What Makes a Birder? Nicholas Komar Jr.: A Family Tradition

By John Bloomfield

Some travel the world and amass huge life lists. Others travel as far as their backyard and may not list at all. Some bird with expensive optics and big camera lenses. Others use modest bins and maybe a point-and-shoot. Some hike miles in search of a rarity. Some take pleasant walks and just enjoy whatever they see.  Some bird from a wheelchair or walker. Others enjoy birdsong from an open window.

Birders. They come in more flavors than an ice cream store. Yet they share one thing in common: an unabashed love for all things birds.

In this new series we explore the diversity of our local birding community. We wanted to know what ignited their interest and what keeps them going. We call it: “What Makes a Birder?”

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Some people have a spark bird that lit their passion for birding. For Nick Komar Jr., birding itself was the spark. It runs in his family.

“You could say I was born into birding,” says Nick. “My dad turned me on to it as a young kid when he showed me an Evening Grosbeak through a pair of binoculars.” He was spellbound by the colors. Today you can find Nick in the field in and around Travis County before or after work most days, as well as good chunks of the weekend.

Born in Boston in 1993, Nick spent most of his childhood in in Fort Collins, Colorado, where his father, Nicholas Komar, is a biologist specializing in vector-borne diseases for the Centers for Disease Control and Prevention. Nick’s father is also founder of Quetzal Tours, has birded on five continents and is co-author of Wild Birding Colorado: The Big Year of 2010.

“Dad’s a compulsive birder,” Nick says. “I think I inherited that from him.”

Catching up with Nick on the trails adjacent to Onion Creek Metropolitan Park, we were hoping to find a Blackpoll Warbler that had been reported there the day before. With quick reflexes and sharp eyes, he followed every movement in the woods. There was no Blackpoll that day, but he was able to get his eyes on a small Empidonax flycatcher, which he identified as a Yellow-bellied Flycatcher from its olive-yellow colors and yellow eye ring. Nick also found a Mourning Warbler foraging down low, Least and Great-crested Flycatchers and Yellow-bellied Cuckoos calling on this cool early evening in mid-May.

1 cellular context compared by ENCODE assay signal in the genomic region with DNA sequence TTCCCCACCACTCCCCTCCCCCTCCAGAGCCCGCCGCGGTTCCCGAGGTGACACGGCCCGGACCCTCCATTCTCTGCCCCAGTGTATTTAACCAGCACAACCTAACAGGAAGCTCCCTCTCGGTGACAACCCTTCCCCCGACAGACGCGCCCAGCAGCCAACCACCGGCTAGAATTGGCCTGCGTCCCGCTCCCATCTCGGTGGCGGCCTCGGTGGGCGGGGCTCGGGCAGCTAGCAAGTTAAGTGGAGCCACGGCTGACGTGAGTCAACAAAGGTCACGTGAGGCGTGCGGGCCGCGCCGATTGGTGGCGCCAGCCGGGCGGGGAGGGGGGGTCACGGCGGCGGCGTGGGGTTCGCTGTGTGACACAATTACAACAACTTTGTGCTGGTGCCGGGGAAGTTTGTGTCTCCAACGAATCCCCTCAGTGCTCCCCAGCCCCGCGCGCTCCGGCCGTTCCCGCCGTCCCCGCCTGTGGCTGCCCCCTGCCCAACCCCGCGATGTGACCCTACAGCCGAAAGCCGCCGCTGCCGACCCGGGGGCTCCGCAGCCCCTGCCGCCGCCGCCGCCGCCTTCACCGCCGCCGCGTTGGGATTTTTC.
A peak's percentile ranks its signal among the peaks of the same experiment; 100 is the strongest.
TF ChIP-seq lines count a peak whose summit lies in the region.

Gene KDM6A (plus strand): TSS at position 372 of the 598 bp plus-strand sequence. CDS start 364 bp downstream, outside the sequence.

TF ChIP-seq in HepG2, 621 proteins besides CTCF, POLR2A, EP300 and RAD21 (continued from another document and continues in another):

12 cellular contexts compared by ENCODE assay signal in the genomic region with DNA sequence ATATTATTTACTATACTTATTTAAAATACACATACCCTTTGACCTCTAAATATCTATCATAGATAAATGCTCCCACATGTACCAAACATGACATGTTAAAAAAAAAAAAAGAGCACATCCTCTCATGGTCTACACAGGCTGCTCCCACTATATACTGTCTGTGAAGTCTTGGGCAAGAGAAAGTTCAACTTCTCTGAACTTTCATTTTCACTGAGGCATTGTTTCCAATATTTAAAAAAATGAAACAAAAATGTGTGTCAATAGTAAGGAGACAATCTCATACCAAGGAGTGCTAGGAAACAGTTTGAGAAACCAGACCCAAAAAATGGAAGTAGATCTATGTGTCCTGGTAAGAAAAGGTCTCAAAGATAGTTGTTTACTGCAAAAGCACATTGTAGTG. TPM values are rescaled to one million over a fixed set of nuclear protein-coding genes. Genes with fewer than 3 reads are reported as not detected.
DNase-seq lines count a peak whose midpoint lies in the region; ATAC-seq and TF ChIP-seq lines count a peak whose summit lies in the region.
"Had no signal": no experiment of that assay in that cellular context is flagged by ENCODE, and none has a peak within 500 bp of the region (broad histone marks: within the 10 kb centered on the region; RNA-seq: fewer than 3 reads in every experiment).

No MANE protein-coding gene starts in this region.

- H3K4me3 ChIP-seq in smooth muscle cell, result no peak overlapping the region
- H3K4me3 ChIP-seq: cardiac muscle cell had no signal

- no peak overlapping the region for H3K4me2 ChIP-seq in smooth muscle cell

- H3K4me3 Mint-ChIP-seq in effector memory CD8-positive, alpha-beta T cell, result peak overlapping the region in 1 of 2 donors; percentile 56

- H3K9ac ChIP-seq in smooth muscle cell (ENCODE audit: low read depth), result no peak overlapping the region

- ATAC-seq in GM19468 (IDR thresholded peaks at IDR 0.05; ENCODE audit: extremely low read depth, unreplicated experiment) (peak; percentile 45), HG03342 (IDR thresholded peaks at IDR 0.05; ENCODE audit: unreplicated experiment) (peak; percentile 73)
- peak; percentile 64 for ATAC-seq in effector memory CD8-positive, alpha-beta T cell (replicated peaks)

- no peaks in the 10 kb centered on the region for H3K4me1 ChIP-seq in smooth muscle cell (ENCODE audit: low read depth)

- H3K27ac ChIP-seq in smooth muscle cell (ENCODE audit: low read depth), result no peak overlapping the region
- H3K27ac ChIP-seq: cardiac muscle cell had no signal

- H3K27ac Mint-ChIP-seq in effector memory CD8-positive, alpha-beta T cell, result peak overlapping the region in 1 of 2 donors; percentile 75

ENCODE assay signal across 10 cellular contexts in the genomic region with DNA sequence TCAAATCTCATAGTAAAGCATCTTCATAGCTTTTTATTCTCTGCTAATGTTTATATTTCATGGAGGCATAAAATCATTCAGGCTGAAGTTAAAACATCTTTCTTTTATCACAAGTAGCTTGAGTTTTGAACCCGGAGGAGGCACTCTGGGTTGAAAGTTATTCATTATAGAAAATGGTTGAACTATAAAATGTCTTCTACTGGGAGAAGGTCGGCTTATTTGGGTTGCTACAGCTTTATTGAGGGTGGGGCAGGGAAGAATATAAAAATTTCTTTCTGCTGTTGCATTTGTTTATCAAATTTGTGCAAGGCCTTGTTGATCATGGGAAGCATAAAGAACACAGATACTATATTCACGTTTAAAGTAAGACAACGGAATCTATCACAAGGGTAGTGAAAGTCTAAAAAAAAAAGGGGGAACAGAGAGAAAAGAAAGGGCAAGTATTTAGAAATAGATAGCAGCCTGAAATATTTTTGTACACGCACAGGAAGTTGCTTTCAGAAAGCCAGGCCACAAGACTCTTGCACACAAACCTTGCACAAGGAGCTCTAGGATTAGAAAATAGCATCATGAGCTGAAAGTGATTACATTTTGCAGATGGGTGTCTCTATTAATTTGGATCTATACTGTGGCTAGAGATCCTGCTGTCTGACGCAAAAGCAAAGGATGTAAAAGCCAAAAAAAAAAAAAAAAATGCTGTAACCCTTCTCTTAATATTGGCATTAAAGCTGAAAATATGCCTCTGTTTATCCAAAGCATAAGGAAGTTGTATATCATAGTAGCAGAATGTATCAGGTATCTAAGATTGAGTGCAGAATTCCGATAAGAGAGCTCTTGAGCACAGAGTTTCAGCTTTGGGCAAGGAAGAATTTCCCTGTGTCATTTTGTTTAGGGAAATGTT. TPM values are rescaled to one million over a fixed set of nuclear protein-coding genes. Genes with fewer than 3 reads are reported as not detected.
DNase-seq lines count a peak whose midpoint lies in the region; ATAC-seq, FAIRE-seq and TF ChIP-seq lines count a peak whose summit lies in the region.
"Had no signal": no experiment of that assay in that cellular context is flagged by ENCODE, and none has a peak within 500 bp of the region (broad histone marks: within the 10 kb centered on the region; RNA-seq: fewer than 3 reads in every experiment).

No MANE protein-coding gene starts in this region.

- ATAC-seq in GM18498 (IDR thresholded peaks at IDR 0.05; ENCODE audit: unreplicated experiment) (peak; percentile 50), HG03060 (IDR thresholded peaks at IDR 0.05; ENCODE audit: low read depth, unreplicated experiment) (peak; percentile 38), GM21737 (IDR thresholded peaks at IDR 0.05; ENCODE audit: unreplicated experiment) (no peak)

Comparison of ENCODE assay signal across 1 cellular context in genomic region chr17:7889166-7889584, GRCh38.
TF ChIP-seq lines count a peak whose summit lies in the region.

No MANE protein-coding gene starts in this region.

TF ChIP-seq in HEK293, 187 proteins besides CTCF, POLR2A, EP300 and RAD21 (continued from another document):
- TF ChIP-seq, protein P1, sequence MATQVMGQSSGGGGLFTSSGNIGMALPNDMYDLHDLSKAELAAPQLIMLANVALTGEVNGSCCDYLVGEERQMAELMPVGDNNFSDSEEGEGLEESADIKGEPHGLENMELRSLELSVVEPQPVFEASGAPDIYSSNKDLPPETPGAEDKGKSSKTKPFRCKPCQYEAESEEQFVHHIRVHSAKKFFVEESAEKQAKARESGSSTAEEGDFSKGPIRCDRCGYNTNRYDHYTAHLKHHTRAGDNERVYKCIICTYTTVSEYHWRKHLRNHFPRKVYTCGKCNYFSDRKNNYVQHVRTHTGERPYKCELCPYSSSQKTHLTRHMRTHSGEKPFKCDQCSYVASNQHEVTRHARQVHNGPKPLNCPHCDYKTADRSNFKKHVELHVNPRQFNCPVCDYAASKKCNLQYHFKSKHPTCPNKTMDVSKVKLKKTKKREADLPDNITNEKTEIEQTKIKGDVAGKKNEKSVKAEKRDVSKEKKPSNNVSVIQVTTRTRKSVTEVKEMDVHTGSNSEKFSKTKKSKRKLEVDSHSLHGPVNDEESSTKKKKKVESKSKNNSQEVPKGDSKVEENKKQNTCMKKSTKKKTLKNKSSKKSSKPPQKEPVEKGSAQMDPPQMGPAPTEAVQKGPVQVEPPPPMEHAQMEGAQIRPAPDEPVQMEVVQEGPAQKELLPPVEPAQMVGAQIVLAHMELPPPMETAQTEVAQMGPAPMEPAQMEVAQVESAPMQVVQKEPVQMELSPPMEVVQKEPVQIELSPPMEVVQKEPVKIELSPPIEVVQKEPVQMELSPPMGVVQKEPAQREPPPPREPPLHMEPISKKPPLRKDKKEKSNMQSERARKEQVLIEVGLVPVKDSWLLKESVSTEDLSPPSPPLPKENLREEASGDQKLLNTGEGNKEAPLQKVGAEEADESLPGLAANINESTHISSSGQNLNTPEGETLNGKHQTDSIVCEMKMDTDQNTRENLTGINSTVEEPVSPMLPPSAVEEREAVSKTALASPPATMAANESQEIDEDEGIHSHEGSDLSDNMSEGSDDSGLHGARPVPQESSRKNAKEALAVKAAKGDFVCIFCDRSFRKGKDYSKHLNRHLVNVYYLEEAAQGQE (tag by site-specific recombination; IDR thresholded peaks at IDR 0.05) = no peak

Growing up, the Komar family vacations strategically included planned birding stops. “My mom, my sister and I had to choose between waiting in the car or following dad into the woods and join the hobby that we didn’t quite understand. As time went by, I would enjoy helping my dad spot birds in the field and he always complimented me on my natural instincts, which I imagine is why I continued to join him. “

Birding wasn’t always exciting for Nick, however. There was the time when his father had him out in the freezing cold looking for an Arctic Tern in Colorado. Or the time Nick had to wait “forever” in the car while his father went off in search of an owl.

But despite these little traumas, Nick was hooked. He poured all over his father’s field guides, memorizing every detail he could. And he started joining his father on field work trips to Central and South America. By the time he was 12, Nick had traveled to five countries and accumulated a life list of more than 1200 species.

Nick didn’t bird much in his high school and college days, but the birding bug came back after college when he moved to Dallas for work.

“I didn’t know anyone, and birding was this old skill I had and a means to explore the new area around me. I started keeping track of my observations on eBird and joined the competitive side of birding. Setting a goal of seeing the most species in the county during my time in Dallas motivated me to spend all of my free time in the field.”

Nick moved to Austin three years ago, where he just bought a home south of downtown. During his first year here, he developed a friendly rivalry with Jeffrey Jackson, a great young birder in his own right, and that year each saw about 280 birds. He did not say who won.

Nick decries stereotypes in birding. “Although it has a long way to go, birding is becoming more diverse than it used to be, and as the technology keeps evolving, it is attracting more people. One of the best birders in the area is a young teenager,” he says. “He can do circles around any of us.”

Nick offers the following advice for new birders. “Don’t be intimidated,” he says. “You don’t need to be an expert, and if you don’t know what something is, there are plenty of people around to help you figure it out.”

He adds: “Especially, don’t be afraid of misidentifying a bird. We all do it. I once mistook a tree frog for a Ferruginous Pygmy Owl! My father says that to find rare birds you have to have a great imagination, and that was pretty imaginative.”

While Nick has big plans for his birding life in Texas and beyond, his main ambition doesn’t center around his life list or some rare, sought-after bird. “Birding will always be a special bond I have with my dad,” he says, “and my goal is to share it with him for as long as I can.”

They’ll be traveling soon to Alaska, where the family birding tradition will continue.